Dear Dancer Who Disrespects the “No”

Dear Dancer Who Disrespects the “No”,

I see you on the prowl. The more experienced dancers know better now; they won’t dance with you. So you wait for the new, young ones. The ones who don’t know how or when to say “no” to a dance. The ones who feel trapped and not powerful enough (yet). The ones who may not realize that your advances are inappropriate and uninvited. Your arrogance is your fragrance.

I knew this and yet I still accepted your invitation to dance, afraid that turning down your invitation would make me look like a bitch (seeing as the number of followers around was so few). As if, by being one of the few followers present, I was obligated to dance more on this particular evening.

As if I owed you something just by being there.

It’s a disgusting feeling.

Even though we are one of three couples on the dance floor, you manage to bump into the others twice, making me feel unsafe and not taken care of.

You also keep trying to pull me into a close embrace…one that I have not been comfortable dancing with you. Despite my physical defiance, my hand planted on the front of your arm, anchoring my open embrace in place, you still try and try and try to get closer.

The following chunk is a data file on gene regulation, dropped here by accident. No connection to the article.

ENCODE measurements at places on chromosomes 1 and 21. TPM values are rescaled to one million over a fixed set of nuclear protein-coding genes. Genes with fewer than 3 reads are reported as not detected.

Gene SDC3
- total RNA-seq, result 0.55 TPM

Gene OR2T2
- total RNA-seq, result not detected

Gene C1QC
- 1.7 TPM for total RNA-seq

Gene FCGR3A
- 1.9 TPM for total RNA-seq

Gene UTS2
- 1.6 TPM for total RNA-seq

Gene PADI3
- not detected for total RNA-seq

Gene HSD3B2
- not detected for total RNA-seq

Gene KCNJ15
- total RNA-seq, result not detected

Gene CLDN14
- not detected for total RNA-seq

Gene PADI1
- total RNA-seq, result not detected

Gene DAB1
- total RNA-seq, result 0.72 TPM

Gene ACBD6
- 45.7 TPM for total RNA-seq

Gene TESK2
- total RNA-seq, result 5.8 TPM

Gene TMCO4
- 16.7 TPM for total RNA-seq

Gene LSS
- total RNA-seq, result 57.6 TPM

You say, flirtatiously, “you know, you would feel better if we did this in close embrace.”

I don’t know how to be any clearer than, “no, I’m not interested in trying close embrace right now.”

You push back, “Noooo, come on! I promise you will feel better! Let’s just try it, come on.” Still trying to pull me in, me still clamping down harder to stay in open embrace.

“I already said I’m not interested in working on that with you right now.”

“You’re being ridiculous! This would be much easier if you just did it close.”

This is the most unsafe I feel at this moment.

I need to say ‘thank you’ and stop this dance right now. 

Why am I afraid to? 

How do I do it?

I don’t get up the nerve to do so until the end of the song, when you start berating me once more.

“No means no, sir.”

I walk away.

This letter was inspired by “Dear Mr. You” by Mary-Louise Parker.

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